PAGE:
Historic Markers Across Tennessee



The Red Caboose



Marker ID:  
Location: at the intersection of NE Atlantic St and East Grundy St, Tullahoma, TN
County: Coffee
Coordinates: N 35° 21.786    W 086° 12.6
  35.3631    -86.21
Waymark: None
 



Text:

The car displayed here is a side bay window model caboose built in 1964 by the Louisville & Nashville Railroad at the company’s South Louisville yards. The exterior is restored to the original L & N red. The purpose of a caboose was to provide crewman a better view of potential problems with the train. Some of the earliest cabooses were designed with a cupola or “crow’s nest.” As train cars became taller, however, the side bay window was introduced. The early wooden L & N cabooses were distinguished by cupolas, while the Nashville, Chattanooga, and St Louis Railway cabooses were designed with the side bay window style. After the NC & St. L merged with the L & N in 1957, the L & N incorporated the bay window design.
The Flagman
Originally, the flagman’s main responsibility was to protect the rear of the train from mishaps or collisions. When idle on the tracks, he placed red flags, and lit fuses and lanterns far to the rear, to warn approaching trains. Since the invention of radio in the 1920s, the dispatcher has taken over the function of alerting approaching trains, and the flagman’s duty is to assist the brakeman in switching cars in and out of the train.
The Conductor
The caboose was the office car of the train. The conductor, the flagman, and the rear brakeman normally rode in the caboose. Contrary to popular belief, the conductor was in charge of the train—not the engineer. His responsibility was to check the waybill, and inventory of each car’s content and destination, and direct the train crew in setting or picking up cars for the train.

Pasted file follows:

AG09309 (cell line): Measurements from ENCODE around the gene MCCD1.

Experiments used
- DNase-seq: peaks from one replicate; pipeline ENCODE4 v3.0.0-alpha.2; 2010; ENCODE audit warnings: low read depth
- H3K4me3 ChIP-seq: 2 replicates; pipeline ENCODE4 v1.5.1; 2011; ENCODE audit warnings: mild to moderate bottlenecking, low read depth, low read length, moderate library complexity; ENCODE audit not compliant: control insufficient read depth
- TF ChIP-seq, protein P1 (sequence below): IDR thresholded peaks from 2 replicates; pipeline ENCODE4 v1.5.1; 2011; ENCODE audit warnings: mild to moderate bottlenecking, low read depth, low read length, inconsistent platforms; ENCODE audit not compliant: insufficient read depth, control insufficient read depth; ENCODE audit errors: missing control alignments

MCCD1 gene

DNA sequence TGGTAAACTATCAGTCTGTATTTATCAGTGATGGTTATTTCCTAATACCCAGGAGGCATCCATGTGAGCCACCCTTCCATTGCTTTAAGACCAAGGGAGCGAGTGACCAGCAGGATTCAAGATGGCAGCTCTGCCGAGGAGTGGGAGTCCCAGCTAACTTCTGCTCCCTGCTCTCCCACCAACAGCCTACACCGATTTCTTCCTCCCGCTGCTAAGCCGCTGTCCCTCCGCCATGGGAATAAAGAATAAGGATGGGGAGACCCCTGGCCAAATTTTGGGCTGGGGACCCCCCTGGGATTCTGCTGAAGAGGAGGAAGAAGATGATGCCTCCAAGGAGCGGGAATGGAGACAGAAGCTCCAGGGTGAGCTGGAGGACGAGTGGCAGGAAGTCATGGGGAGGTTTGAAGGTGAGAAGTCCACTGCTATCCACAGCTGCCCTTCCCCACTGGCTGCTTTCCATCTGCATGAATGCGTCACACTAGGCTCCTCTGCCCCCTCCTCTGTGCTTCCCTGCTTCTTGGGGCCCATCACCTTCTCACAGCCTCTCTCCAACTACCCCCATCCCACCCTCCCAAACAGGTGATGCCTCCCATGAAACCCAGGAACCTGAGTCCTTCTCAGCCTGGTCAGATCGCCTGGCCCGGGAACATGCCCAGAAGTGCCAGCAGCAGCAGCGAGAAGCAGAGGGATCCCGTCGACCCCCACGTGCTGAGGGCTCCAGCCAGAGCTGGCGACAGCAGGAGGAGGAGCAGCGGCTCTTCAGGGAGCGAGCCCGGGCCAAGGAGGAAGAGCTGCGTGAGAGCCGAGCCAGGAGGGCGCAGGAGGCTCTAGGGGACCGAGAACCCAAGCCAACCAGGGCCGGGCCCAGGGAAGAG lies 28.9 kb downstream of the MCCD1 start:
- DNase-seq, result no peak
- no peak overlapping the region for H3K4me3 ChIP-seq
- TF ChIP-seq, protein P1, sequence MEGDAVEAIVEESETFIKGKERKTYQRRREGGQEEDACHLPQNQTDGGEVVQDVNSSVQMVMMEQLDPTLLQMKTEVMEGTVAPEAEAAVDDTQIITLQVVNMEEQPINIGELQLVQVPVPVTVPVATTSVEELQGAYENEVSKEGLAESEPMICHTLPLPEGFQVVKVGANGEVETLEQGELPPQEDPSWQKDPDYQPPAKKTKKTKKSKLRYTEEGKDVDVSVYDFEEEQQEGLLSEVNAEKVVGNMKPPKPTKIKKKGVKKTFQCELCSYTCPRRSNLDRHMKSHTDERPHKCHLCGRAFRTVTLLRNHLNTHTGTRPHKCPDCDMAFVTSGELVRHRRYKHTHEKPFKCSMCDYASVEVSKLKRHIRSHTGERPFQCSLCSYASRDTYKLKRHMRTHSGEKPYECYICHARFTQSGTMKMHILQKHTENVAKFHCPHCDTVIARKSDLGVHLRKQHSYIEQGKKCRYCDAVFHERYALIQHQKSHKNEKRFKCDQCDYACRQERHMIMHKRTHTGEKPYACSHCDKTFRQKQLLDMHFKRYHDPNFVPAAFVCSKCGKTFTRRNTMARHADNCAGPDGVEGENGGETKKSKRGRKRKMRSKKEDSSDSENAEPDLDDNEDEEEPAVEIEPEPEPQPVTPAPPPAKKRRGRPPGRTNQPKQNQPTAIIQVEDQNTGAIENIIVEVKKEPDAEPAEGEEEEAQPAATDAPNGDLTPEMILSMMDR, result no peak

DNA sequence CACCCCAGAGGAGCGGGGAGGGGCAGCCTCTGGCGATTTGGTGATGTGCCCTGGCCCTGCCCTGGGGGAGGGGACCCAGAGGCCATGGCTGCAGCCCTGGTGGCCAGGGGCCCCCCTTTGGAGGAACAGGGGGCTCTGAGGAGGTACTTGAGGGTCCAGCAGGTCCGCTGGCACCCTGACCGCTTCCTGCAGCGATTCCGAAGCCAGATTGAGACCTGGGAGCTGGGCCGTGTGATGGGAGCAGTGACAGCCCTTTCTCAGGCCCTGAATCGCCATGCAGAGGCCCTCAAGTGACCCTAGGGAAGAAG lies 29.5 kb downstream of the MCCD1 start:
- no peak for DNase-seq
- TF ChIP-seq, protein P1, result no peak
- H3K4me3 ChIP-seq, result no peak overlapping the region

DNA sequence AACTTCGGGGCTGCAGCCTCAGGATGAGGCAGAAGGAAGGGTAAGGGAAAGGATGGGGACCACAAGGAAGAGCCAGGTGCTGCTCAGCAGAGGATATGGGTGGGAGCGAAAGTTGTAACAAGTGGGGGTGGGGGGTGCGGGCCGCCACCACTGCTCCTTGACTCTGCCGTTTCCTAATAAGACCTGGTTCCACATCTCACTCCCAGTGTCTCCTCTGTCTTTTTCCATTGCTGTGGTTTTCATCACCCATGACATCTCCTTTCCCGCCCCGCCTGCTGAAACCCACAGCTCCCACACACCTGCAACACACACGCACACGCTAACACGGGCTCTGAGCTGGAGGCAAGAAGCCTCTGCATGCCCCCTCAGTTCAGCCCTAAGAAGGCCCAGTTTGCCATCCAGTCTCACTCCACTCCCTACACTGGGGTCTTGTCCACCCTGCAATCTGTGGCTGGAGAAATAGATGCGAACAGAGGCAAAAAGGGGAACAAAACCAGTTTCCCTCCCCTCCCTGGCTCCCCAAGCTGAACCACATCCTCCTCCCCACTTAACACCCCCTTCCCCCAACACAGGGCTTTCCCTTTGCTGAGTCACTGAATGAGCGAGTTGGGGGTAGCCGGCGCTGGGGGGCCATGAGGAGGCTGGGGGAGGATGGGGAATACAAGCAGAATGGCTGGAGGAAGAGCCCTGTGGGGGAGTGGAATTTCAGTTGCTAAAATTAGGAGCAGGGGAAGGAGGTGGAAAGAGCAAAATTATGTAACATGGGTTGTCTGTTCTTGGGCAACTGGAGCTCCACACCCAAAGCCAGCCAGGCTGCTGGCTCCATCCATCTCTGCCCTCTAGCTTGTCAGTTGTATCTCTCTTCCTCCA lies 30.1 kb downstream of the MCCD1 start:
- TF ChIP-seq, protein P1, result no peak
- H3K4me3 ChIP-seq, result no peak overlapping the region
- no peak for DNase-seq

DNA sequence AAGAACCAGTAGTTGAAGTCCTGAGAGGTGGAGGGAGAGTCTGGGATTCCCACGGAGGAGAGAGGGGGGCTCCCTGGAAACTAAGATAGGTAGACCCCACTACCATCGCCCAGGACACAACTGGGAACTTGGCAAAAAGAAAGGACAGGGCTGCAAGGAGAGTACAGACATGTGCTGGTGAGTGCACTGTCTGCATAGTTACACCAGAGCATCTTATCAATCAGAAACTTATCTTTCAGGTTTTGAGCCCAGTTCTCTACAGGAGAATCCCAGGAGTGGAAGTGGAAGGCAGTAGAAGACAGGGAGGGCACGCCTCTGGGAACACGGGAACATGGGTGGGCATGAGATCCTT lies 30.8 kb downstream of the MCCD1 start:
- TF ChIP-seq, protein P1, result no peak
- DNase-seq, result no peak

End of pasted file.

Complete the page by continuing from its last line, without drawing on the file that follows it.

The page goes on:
The Brakeman
If the train needed to be stopped, the rear and front brakemen worked in tandem using hand brakes on each car. After air brakes were introduced in the early 1870s, brakemen were used to switch rails and couple cars.
Today, the caboose is obsolete. Instead, a small device with a flashing red light mounted on the last car protects the rear of the train and measures the air brake line pressure. Detect detectors placed every twenty or so miles along the track tell the crew if there are any problems.
The rail line between Nashville and Chattanooga was completed in 1854. A spur line to Manchester and McMinnville was added in 1855. This made Tullahoma an important railroad junction in lower middle Tennessee. The two lines are still in operation today as CSX and the Caney Fork and Western Railroad, respectively. Switcher crews service customers from Wartrace to Sherwood, and at least two shippers use the railroad, the L.P. Gas Distributor and the Kokomo G